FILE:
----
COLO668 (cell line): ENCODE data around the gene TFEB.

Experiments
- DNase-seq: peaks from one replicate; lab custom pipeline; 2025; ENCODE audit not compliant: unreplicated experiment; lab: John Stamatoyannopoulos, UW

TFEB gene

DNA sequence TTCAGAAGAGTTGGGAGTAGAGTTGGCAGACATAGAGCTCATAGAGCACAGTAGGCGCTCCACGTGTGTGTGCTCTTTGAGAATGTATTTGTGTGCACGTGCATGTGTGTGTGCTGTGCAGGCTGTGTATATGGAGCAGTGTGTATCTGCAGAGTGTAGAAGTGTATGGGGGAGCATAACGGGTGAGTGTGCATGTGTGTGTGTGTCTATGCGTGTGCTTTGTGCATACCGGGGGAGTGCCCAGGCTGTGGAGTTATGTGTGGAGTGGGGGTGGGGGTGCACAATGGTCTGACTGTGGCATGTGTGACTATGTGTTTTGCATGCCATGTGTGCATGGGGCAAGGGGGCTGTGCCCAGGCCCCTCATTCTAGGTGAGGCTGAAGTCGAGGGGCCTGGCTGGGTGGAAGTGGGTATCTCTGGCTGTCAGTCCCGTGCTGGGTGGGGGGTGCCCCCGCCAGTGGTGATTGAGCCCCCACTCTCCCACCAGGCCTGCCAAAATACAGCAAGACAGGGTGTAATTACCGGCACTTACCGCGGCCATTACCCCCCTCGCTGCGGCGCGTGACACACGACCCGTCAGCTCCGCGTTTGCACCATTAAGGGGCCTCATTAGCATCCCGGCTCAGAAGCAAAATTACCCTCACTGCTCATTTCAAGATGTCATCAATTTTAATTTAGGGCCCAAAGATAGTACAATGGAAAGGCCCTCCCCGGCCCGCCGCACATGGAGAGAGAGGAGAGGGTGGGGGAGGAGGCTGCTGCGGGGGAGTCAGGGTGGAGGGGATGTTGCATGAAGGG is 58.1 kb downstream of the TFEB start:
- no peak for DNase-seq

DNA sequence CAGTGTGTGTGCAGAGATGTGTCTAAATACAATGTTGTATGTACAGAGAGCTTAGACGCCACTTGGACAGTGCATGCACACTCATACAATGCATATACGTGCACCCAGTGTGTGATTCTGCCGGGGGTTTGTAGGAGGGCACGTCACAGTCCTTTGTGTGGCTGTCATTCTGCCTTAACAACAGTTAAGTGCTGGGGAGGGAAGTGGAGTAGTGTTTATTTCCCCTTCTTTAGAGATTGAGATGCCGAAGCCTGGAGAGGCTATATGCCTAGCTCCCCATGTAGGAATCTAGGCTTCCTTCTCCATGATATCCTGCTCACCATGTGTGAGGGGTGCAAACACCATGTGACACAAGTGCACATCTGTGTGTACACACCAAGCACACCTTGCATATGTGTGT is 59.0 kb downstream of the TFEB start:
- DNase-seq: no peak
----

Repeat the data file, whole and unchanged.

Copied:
COLO668 (cell line): ENCODE data around the gene TFEB.

Experiments
- DNase-seq: peaks from one replicate; lab custom pipeline; 2025; ENCODE audit not compliant: unreplicated experiment; lab: John Stamatoyannopoulos, UW

TFEB gene

DNA sequence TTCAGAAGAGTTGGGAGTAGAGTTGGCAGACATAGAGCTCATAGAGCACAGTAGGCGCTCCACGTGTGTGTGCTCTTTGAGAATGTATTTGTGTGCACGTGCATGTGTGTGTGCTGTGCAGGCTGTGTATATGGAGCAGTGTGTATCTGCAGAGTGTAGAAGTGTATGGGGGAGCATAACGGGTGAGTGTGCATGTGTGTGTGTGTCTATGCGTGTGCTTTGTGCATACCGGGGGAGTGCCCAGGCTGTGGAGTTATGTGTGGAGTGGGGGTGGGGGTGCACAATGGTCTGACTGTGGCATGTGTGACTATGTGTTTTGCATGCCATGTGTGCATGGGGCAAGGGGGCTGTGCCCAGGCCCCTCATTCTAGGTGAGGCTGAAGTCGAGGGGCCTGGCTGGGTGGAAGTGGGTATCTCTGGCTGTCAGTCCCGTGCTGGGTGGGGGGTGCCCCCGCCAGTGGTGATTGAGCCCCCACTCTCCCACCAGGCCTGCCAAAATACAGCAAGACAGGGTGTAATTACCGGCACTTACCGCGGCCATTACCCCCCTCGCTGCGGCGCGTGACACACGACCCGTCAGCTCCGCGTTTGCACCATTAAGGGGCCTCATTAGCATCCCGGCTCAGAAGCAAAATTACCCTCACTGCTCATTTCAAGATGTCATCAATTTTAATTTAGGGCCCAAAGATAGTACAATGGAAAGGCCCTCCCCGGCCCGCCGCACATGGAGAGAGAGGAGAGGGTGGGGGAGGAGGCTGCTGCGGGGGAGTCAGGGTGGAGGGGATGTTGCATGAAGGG is 58.1 kb downstream of the TFEB start:
- no peak for DNase-seq

DNA sequence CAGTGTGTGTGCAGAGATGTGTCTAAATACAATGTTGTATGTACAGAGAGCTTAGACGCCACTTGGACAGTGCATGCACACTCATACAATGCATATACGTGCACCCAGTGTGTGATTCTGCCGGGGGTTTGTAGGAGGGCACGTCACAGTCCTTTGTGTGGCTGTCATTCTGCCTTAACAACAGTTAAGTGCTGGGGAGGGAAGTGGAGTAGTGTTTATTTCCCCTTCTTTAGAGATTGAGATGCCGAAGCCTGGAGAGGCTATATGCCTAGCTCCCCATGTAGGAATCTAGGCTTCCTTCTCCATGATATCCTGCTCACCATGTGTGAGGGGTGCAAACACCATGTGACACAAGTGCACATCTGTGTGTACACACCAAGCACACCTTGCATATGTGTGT is 59.0 kb downstream of the TFEB start:
- DNase-seq: no peak